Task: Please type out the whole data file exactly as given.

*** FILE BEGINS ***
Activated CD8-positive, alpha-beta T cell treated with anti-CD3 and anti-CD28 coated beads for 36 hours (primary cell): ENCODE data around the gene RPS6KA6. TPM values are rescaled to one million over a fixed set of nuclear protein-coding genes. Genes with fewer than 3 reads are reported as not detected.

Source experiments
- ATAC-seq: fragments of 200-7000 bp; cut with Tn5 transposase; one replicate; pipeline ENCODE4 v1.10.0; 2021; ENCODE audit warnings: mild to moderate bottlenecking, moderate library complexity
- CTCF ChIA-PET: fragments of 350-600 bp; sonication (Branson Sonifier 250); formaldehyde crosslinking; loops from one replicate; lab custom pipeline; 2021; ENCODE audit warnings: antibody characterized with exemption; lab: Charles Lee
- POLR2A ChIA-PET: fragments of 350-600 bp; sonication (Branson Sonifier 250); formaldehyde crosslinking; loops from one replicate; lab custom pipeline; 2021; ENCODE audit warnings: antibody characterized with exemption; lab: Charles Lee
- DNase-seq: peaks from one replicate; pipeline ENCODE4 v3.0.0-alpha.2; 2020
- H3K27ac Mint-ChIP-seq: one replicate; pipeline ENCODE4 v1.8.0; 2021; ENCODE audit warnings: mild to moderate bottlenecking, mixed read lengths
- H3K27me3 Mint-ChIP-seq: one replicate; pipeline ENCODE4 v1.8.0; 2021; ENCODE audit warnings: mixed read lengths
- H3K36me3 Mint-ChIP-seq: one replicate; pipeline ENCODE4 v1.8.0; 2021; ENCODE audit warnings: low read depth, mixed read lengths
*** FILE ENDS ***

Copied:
Activated CD8-positive, alpha-beta T cell treated with anti-CD3 and anti-CD28 coated beads for 36 hours (primary cell): ENCODE data around the gene RPS6KA6. TPM values are rescaled to one million over a fixed set of nuclear protein-coding genes. Genes with fewer than 3 reads are reported as not detected.

Source experiments
- ATAC-seq: fragments of 200-7000 bp; cut with Tn5 transposase; one replicate; pipeline ENCODE4 v1.10.0; 2021; ENCODE audit warnings: mild to moderate bottlenecking, moderate library complexity
- CTCF ChIA-PET: fragments of 350-600 bp; sonication (Branson Sonifier 250); formaldehyde crosslinking; loops from one replicate; lab custom pipeline; 2021; ENCODE audit warnings: antibody characterized with exemption; lab: Charles Lee
- POLR2A ChIA-PET: fragments of 350-600 bp; sonication (Branson Sonifier 250); formaldehyde crosslinking; loops from one replicate; lab custom pipeline; 2021; ENCODE audit warnings: antibody characterized with exemption; lab: Charles Lee
- DNase-seq: peaks from one replicate; pipeline ENCODE4 v3.0.0-alpha.2; 2020
- H3K27ac Mint-ChIP-seq: one replicate; pipeline ENCODE4 v1.8.0; 2021; ENCODE audit warnings: mild to moderate bottlenecking, mixed read lengths
- H3K27me3 Mint-ChIP-seq: one replicate; pipeline ENCODE4 v1.8.0; 2021; ENCODE audit warnings: mixed read lengths
- H3K36me3 Mint-ChIP-seq: one replicate; pipeline ENCODE4 v1.8.0; 2021; ENCODE audit warnings: low read depth, mixed read lengths